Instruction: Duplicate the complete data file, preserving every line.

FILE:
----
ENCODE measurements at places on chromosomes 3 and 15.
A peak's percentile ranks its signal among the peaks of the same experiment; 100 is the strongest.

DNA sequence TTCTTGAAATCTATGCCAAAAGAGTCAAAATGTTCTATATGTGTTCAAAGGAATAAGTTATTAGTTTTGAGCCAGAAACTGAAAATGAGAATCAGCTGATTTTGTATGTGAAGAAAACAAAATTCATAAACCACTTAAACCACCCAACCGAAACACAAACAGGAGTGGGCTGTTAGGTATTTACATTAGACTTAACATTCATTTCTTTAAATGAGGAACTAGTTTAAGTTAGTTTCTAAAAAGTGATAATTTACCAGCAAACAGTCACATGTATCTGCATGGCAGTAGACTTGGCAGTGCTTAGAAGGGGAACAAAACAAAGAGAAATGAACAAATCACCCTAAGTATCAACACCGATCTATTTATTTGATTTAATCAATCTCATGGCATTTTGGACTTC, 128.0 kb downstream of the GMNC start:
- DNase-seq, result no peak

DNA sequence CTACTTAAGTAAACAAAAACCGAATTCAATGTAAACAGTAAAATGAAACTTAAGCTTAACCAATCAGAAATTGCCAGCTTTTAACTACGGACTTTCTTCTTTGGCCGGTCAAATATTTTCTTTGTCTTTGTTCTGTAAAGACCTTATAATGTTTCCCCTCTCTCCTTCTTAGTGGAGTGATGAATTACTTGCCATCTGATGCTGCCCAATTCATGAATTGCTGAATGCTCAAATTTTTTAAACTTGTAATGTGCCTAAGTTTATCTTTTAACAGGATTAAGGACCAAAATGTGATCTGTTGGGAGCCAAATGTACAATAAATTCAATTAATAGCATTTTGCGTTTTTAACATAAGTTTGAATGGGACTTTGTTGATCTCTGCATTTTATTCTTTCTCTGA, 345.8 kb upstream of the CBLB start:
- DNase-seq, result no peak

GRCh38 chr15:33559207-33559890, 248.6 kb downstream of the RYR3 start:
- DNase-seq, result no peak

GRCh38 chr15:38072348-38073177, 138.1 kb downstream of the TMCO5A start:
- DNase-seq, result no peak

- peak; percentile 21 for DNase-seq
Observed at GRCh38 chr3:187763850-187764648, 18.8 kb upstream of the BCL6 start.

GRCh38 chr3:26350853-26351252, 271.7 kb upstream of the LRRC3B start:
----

ENCODE measurements at places on chromosomes 3 and 15.
A peak's percentile ranks its signal among the peaks of the same experiment; 100 is the strongest.

DNA sequence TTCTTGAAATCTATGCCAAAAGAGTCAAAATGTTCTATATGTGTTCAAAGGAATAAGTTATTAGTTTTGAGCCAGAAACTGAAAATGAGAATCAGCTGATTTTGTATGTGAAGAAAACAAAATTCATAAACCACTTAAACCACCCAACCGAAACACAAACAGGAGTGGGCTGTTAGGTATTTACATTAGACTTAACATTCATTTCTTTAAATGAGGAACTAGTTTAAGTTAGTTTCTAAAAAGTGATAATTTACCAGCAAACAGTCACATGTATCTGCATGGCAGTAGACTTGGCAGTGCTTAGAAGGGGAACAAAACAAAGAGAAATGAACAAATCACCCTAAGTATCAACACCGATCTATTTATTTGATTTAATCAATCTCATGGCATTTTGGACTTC, 128.0 kb downstream of the GMNC start:
- DNase-seq, result no peak

DNA sequence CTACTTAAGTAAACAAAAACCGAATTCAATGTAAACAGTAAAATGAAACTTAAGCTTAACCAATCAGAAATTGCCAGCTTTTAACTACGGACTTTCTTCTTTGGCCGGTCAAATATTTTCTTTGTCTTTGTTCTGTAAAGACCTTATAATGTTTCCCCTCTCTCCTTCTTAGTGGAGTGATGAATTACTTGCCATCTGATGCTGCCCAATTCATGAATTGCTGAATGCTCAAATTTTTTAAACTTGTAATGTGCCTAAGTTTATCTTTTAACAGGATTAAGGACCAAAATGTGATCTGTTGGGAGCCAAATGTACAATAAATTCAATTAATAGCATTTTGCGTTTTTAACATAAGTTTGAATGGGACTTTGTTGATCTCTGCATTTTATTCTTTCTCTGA, 345.8 kb upstream of the CBLB start:
- DNase-seq, result no peak

GRCh38 chr15:33559207-33559890, 248.6 kb downstream of the RYR3 start:
- DNase-seq, result no peak

GRCh38 chr15:38072348-38073177, 138.1 kb downstream of the TMCO5A start:
- DNase-seq, result no peak

- peak; percentile 21 for DNase-seq
Observed at GRCh38 chr3:187763850-187764648, 18.8 kb upstream of the BCL6 start.

GRCh38 chr3:26350853-26351252, 271.7 kb upstream of the LRRC3B start: